Inmates to share cells to cut costs
Moves to combat increasing prison populations by making inmates share cells will cause overcrowding and will result in assaults, suicides, rapes and escapes spiralling, critics warn.
The prison system will be boosted by more than $385 million over the next four years, with $145m being used to double- bunk cells at five of the country's prisons by 2011.
Inmate numbers have grown from about 5000 in 1996 to about 8300 at present, and are forecast to reach 12,500 by 2018.
Corrections Minister Judith Collins said the money - which would create 1000 more prison beds - would allow the Corrections Department to keep pace with a rising prison muster.
More money would also be spent recruiting guards.
Corrections Association president Beven Hanlon said he understood the Government could not afford to spend $1 billion on new prisons.
However, double-bunking would mean overcrowding, he said. "You're talking about a cell the size of a toilet that a person has to stay in up to 14 hours a day. Now there will be two people staying in there. I just hope they get on."
Mr Hanlon said overcrowding in prisons overseas had always shown a dramatic increase in assaults, suicides, rapes and escapes, and increased psychopathic behaviour among inmates. "What worries me is there's nothing to address the health and safety of prison officers."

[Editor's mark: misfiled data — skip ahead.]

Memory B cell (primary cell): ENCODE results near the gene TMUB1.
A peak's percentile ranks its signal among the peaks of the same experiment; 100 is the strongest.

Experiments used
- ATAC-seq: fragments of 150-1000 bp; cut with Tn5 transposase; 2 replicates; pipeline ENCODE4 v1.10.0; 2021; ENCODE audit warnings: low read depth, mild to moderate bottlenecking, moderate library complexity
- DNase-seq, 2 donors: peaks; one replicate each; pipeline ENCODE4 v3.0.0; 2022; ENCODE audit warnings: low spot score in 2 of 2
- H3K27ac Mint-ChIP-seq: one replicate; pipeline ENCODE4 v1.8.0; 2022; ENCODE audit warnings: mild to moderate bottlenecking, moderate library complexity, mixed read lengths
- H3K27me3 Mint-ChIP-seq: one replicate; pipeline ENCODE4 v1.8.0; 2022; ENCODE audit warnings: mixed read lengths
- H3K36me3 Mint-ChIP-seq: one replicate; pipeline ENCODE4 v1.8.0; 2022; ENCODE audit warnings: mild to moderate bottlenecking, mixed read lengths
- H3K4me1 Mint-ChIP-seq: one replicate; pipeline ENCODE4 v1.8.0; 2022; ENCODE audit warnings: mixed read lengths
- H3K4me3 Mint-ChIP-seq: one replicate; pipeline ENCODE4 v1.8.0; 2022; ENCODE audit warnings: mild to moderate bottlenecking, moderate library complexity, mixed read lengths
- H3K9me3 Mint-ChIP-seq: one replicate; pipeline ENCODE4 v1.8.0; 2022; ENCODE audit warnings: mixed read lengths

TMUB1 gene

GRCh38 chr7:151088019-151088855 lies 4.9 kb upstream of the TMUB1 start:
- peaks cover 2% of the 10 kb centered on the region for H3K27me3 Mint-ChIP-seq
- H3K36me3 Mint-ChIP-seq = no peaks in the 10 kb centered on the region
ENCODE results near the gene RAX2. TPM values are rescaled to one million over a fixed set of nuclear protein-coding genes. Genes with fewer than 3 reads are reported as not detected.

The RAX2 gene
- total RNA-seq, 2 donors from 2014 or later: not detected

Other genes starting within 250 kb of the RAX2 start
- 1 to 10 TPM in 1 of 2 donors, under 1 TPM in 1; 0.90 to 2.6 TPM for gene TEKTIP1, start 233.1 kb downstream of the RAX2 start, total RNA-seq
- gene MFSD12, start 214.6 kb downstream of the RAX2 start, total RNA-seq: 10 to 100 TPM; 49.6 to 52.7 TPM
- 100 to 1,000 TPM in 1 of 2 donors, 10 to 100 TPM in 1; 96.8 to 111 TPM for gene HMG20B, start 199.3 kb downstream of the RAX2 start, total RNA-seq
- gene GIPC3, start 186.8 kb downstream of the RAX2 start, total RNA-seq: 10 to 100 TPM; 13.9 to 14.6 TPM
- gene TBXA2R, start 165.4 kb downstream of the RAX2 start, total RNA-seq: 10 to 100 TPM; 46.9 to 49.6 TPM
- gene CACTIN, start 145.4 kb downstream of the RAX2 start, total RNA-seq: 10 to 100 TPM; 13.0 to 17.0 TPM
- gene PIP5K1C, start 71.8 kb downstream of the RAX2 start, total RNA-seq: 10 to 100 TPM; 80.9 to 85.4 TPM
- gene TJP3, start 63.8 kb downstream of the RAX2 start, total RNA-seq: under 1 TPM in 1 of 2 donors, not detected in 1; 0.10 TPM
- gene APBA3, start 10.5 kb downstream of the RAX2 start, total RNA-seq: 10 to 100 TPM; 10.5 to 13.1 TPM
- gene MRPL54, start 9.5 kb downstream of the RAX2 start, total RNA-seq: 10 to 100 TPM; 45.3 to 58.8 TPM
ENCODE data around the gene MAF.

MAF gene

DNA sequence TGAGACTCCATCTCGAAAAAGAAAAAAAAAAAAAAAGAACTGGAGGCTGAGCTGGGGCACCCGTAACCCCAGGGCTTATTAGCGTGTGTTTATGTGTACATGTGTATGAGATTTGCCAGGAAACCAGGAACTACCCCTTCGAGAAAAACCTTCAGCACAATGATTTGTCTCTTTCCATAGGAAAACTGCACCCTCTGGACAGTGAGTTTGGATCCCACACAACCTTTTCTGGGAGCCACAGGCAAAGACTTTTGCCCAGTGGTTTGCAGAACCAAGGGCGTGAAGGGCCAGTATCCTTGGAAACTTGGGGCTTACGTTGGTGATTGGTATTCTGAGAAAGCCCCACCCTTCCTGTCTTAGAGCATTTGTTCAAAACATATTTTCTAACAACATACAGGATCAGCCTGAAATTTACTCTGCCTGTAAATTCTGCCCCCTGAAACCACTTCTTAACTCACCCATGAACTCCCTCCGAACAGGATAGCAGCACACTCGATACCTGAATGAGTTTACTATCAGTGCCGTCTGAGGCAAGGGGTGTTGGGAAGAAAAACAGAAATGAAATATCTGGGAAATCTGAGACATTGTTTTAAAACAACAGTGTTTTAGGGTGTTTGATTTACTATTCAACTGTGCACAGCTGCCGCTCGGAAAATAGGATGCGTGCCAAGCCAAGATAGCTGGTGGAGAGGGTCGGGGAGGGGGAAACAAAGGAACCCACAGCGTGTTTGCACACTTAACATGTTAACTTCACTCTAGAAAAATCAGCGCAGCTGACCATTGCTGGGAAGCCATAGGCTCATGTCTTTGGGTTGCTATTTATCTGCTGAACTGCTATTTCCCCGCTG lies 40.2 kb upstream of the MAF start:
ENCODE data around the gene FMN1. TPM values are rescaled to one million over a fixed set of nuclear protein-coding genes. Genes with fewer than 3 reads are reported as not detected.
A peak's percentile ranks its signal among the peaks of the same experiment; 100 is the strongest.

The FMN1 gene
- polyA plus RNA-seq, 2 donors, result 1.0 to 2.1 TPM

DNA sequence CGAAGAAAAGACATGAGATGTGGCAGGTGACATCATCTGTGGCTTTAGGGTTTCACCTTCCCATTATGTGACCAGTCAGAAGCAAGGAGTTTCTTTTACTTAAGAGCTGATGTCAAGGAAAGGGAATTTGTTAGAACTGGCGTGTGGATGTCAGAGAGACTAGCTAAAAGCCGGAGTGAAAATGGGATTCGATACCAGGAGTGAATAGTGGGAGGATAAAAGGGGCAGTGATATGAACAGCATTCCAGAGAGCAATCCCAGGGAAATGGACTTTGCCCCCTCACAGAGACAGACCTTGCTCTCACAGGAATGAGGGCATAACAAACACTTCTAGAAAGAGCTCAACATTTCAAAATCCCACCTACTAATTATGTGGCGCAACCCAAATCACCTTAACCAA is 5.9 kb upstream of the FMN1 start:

The Budget also saw the Government fulfil its election promise of 600 new police by 2011, with 300 frontline officers to go to the troubled streets of South Auckland by the end of next year. Almost $256m will be injected into the probation service after a scathing auditor-general's report that put Corrections boss Barry Matthews' job on the line.
The report into 100 parole cases, including 52 high-risk offenders, found that in most cases Corrections had not followed its own procedures, and the Community Probation and Psychological Services had a shortage of probation officers.
Ms Collins said the Government had inherited a probation service "under extreme stress" and the allotted money would help relieve it.
The cash would allow the probation and psychological services to hire more than 170 extra probation officers, managers and psychologists to help manage almost 100,000 sentences a year, she said.
There would also be additional monitoring of sex offenders in the community.
* $385.4 million for the prison system, which will see double-bunking introduced from next year to five prisons.
* 600 more police on the street by the end of 2011 - with 300 going to the troubled streets of South Auckland by 2010 and the rest being spread across the country.
* An extra $255.9m will be injected into the probation service over the next four years for more staff.
The Dominion Post